Film Review | The Titan (2018)

Netflix’s latest Original, The Titan, is a criminally drab slab of science-fiction that sees a lifeless military man subjected to genetic experimentation. Directed by Lennart Ruff in his feature debut, The Titan stars Sam Worthington and Taylor Schilling, and was released on Netflix on March 30, 2018.

When your film stars Sam Worthington, subjecting him to shady government experiments probably seems like a good idea. The ones in The Titan cause his hair to fall out in clumps and his skin to slough away like dried-up fruit peels. They also keep him mercifully quiet for the latter half of the film. This, if you ask me, is an improvement. The Australian actor might be handsome, but he’s such a vacuous charisma trap that I’ve even heard Kellan Lutz ask who the **** he is.

The dastardly eugenics experiment gone awry is hackneyed sci-fi screenwriting 101 – a handy way of avoiding any awkward questions about how one might actually go about colonizing a moon, which is the vague objective of the genomic meddling in The Titan. In the future, thanks to overpopulation and a nebulous nuclear event that left Los Angeles a smoldering husk, humanity is eyeing up real estate on Titan, the only moon in the solar system to boast a human-accommodating, nitrogen-heavy atmosphere. According to a state-sanctioned scientist played menacingly by Tom Wilkinson, the goal is to “evolve humanity into the stars.”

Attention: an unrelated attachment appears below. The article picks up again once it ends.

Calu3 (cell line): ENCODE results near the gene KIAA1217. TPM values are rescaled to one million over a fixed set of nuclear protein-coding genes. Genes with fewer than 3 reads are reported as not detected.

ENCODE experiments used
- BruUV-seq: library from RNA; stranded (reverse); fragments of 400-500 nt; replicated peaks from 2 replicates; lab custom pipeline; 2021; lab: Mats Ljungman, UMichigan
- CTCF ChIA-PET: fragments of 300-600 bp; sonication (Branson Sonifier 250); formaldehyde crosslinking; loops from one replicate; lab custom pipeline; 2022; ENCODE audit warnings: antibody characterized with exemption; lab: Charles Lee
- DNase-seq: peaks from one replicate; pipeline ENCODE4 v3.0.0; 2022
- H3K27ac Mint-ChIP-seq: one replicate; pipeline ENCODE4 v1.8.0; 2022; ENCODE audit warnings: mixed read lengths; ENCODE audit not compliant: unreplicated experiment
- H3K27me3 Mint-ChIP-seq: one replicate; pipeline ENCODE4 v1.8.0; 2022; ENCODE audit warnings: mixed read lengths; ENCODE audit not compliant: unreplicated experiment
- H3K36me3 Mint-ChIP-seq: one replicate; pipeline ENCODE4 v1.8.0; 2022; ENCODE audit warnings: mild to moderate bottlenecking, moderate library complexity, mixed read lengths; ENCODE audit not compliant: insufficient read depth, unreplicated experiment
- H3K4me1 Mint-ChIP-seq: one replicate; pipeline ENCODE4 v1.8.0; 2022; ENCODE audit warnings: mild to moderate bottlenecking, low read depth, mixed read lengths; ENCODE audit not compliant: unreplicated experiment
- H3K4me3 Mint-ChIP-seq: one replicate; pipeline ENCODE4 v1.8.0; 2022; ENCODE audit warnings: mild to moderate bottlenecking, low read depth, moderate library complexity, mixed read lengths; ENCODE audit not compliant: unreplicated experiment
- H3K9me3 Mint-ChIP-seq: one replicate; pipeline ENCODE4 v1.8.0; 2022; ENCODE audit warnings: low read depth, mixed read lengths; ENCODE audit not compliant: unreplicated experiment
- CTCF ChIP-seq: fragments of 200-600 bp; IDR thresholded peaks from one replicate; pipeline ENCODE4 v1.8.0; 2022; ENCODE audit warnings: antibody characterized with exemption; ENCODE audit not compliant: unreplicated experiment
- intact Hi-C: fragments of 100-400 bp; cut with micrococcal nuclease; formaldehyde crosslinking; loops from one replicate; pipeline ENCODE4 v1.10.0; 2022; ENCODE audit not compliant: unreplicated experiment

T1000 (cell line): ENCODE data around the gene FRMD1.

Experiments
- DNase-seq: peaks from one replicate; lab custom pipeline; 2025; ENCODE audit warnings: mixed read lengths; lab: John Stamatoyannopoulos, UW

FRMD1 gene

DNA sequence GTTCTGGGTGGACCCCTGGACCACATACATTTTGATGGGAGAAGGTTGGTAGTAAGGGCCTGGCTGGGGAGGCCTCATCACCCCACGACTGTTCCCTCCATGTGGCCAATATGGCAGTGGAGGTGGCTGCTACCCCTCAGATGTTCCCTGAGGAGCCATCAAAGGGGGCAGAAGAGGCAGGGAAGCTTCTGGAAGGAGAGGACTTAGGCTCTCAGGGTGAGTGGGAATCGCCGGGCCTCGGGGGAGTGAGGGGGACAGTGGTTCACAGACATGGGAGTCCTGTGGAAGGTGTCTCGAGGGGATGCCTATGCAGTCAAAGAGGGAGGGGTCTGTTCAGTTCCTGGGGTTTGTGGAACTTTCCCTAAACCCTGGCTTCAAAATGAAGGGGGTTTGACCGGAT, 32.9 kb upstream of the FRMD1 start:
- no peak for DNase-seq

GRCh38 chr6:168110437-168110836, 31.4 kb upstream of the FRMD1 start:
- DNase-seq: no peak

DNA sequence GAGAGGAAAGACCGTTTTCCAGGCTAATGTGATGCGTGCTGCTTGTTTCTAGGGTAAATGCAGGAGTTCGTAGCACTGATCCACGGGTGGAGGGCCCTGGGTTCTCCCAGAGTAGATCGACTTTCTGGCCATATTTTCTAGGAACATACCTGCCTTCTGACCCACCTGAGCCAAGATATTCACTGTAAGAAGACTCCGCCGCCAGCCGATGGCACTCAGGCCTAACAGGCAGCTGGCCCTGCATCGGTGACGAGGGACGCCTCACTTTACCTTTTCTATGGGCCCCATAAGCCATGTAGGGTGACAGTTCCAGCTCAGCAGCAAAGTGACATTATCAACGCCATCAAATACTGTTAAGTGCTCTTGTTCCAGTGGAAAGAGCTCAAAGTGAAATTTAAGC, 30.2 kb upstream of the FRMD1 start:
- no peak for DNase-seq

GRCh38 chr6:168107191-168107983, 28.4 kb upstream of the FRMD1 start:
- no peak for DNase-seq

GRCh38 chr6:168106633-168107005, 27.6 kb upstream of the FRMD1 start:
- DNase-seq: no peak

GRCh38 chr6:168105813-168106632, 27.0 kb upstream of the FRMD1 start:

What this means, functionally, is that it’s cheaper and easier to film a government corruption story in a coastal NATO mansion than it is to actually set a sci-fi story in space. So, here we are, with a premise thoroughly wasted, and 90 minutes of toothless body-horror to endure as Worthington gradually transforms into what looks like a plastic recreation of a naked Lord Voldemort. Even imbued with bat DNA, Worthington still doesn’t manage to summon a single expression, so determined is he to not display a single shred of interest in any script he’s handed.

Not that the script for The Titan is worth getting excited about. Written by Max Hurwitz, it sees Worthington as former Air Force pilot Rick Janssen, who, along with his wife, Abigail (Schilling), and their young son, is relocated to a Department of Defence-funded seaside base. The various injections and military-style training that he and other servicemen and women are subjected to quickly cause them to sprout additional appendages, go blind, mutate, and suffer frenzied steroidal meltdowns.